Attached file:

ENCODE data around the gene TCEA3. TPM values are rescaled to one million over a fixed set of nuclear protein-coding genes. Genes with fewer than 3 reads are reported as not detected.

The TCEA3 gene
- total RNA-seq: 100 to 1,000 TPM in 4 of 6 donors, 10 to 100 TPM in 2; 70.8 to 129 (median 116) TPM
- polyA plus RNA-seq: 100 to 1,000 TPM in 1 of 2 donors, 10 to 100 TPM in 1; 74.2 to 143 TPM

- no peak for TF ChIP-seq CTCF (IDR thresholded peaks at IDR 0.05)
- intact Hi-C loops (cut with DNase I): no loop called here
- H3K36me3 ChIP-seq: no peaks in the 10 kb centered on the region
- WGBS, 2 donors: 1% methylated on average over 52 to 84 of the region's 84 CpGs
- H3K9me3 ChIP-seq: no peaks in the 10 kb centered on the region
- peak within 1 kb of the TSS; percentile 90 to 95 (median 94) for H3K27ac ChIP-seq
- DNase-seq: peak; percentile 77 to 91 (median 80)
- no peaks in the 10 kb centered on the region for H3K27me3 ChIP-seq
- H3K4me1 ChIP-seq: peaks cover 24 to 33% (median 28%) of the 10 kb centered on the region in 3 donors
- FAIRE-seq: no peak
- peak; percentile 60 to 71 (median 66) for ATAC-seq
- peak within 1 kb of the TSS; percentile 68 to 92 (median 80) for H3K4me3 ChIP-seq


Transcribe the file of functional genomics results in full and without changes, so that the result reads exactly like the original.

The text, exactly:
ENCODE data around the gene TCEA3. TPM values are rescaled to one million over a fixed set of nuclear protein-coding genes. Genes with fewer than 3 reads are reported as not detected.

The TCEA3 gene
- total RNA-seq: 100 to 1,000 TPM in 4 of 6 donors, 10 to 100 TPM in 2; 70.8 to 129 (median 116) TPM
- polyA plus RNA-seq: 100 to 1,000 TPM in 1 of 2 donors, 10 to 100 TPM in 1; 74.2 to 143 TPM

- no peak for TF ChIP-seq CTCF (IDR thresholded peaks at IDR 0.05)
- intact Hi-C loops (cut with DNase I): no loop called here
- H3K36me3 ChIP-seq: no peaks in the 10 kb centered on the region
- WGBS, 2 donors: 1% methylated on average over 52 to 84 of the region's 84 CpGs
- H3K9me3 ChIP-seq: no peaks in the 10 kb centered on the region
- peak within 1 kb of the TSS; percentile 90 to 95 (median 94) for H3K27ac ChIP-seq
- DNase-seq: peak; percentile 77 to 91 (median 80)
- no peaks in the 10 kb centered on the region for H3K27me3 ChIP-seq
- H3K4me1 ChIP-seq: peaks cover 24 to 33% (median 28%) of the 10 kb centered on the region in 3 donors
- FAIRE-seq: no peak
- peak; percentile 60 to 71 (median 66) for ATAC-seq
- peak within 1 kb of the TSS; percentile 68 to 92 (median 80) for H3K4me3 ChIP-seq